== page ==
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Here is how to be a tree:


Here's why to be a tree:

Trees are boring to dogs. Be a Tree and a dog will just sniff and then go away. When was the last time you saw a dog chasing a tree?

Be a tree in any of these situations:

  • A strange dog comes near you (even if he seems friendly).
  • Any dog is making you feel uncomfortable, worried or scared.
  • A dog is chasing you.
  • Your own or a friend's dog is acting too frisky or excited.

Count in your head to the highest number you know and then start back at 1 again until the dog goes away or help comes.

Most dogs do not intend to scare or bite people, but they do like to investigate new people. Most dogs will chase a person who runs and will get more and more excited the more the person runs. Shouting or screaming is also exciting to dogs and can frighten some dogs. Being still and quiet is the best way to show a dog that you mean no harm and that you are not going to play with him or threaten him.

You may have heard about other ways to be a tree, that involve tucking your hands under your arms, folding your hands across your chest, placing your hands at your throat or even in your pocket. Doggone Safe does not recommend any of these, because sometimes kid's hands smell yummy to dogs and raising your hands may cause the dog to be interested in checking them out because you moved them and/or you still have traces of lunch on them. Folding your hands keeps them still and if the dog does want to sniff or lick them he won't need to jump on you to do it. He will soon tire of this if you stay still and then he will wander off.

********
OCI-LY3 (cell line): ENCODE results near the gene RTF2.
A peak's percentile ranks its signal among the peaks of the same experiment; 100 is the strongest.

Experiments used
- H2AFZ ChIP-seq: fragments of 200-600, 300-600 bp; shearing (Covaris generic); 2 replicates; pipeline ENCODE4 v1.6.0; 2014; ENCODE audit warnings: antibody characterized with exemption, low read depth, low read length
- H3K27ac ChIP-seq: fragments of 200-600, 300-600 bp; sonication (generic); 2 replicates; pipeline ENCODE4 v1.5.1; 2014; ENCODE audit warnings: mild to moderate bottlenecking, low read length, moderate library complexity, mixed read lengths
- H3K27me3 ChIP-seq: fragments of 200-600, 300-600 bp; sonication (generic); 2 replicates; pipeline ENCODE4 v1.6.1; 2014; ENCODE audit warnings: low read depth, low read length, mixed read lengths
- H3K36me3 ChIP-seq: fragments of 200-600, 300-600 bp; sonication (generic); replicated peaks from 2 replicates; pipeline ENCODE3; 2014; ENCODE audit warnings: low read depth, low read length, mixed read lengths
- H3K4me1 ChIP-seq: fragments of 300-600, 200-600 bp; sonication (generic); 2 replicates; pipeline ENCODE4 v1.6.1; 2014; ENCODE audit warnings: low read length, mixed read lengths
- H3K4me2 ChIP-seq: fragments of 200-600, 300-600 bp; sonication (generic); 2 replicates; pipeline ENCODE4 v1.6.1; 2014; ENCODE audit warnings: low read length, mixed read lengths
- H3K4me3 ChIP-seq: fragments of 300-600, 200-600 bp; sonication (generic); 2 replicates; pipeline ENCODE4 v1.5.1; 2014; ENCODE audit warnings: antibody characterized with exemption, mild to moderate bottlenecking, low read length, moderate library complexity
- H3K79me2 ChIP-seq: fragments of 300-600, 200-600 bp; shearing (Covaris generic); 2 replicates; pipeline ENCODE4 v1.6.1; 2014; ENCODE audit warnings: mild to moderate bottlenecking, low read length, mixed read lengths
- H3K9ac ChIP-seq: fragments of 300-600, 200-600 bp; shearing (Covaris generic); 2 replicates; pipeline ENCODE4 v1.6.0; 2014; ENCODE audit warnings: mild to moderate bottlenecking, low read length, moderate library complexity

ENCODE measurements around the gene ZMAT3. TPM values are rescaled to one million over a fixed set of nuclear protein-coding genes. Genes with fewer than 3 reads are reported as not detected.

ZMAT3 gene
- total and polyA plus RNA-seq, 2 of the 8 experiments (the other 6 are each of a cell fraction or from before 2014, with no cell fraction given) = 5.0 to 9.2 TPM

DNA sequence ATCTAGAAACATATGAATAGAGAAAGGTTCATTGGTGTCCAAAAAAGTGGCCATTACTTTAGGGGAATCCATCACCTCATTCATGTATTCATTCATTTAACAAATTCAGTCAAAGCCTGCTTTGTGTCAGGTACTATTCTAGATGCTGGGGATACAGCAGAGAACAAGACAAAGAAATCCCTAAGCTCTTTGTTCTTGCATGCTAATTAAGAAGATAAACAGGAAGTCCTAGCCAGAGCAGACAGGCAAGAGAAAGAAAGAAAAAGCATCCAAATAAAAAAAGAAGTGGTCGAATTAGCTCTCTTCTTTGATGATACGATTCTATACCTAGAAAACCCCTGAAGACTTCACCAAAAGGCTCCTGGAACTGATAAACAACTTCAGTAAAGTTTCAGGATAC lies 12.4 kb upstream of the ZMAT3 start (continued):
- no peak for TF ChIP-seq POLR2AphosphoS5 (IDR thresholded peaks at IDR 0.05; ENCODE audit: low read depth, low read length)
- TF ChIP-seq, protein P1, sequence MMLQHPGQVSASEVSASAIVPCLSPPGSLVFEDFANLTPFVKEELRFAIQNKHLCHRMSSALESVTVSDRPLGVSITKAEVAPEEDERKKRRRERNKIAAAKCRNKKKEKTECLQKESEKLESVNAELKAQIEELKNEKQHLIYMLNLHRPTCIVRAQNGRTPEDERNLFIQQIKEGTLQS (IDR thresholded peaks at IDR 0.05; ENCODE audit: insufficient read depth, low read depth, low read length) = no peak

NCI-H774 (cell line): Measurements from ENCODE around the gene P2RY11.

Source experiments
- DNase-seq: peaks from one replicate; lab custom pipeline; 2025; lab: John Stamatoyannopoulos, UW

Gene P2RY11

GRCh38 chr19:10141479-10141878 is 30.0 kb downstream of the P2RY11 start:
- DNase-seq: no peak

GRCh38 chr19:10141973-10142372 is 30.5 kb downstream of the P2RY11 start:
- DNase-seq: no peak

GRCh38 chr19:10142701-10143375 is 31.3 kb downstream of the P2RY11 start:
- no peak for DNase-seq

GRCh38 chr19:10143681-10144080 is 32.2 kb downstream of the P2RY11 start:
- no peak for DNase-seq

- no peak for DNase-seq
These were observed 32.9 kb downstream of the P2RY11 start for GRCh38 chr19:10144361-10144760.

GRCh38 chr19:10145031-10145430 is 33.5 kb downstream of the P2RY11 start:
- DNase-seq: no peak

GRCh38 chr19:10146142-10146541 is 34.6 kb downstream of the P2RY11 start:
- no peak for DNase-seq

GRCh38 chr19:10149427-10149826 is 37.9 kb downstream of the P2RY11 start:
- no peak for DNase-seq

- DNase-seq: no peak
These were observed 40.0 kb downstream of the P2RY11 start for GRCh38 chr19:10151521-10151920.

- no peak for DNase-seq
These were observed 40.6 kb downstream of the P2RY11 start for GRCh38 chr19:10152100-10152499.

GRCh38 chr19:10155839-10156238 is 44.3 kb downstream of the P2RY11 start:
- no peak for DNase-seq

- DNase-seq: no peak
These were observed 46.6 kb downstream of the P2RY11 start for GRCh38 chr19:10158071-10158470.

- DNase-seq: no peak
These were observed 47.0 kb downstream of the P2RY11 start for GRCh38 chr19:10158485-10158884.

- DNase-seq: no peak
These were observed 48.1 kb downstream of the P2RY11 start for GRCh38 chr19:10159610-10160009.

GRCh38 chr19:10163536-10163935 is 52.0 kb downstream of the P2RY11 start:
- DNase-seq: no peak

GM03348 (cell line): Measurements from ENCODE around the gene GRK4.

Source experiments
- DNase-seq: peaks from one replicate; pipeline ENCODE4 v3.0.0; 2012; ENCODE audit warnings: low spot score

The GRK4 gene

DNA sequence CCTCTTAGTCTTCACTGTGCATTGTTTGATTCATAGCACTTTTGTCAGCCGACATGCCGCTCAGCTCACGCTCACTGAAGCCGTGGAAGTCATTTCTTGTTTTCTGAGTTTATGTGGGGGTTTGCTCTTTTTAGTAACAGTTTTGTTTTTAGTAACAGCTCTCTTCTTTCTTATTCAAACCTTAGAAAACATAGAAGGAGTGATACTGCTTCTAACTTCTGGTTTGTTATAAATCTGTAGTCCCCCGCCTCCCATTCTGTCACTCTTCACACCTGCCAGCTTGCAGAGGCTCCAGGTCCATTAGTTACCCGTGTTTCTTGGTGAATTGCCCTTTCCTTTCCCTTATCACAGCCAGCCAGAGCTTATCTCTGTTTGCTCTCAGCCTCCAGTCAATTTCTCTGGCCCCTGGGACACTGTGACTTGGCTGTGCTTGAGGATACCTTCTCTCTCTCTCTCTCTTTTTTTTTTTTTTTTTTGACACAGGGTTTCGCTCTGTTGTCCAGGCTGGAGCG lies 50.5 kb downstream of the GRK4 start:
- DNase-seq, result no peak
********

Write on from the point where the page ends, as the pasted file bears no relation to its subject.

You may also have heard that you should turn your back on a dog who may be planning to jump on you. This may lead to you turning more and more while the dog gets more and more excited about trying to jump on you or to get in front of you. This is strange behavior to a dog and he could become more, rather than less interested in you if you play a turning away game with him. Standing still is always the best thing to do if you want a dog to go away.

If a dog does happen to jump, just stand still until he gives up. If he knocks you over, curl up on your tummy with your hands over the back of your neck and be still like a rock until he goes away.

Here is an example of what can happen if you raise your hands rather than keeping them low and still:

Here's how to practice being a tree:

If you have a dog, be a tree if he comes over to you and have your parent give him a treat when he moves away from you. Soon the dog will learn that when you are a tree, you will not be playing with him. If he ever does get too frisky, you can be a tree to show him that you do not want to play right now.

If you have friends, brothers or sisters or adults that will play with you, one of you can pretend to be a dog and the other can be a tree to get the dog to go away.

If you have a stuffed dog, another person can move the dog and you can be a tree to get the dog to go away.

If the Be a Tree program comes to your school you will get practice being a tree.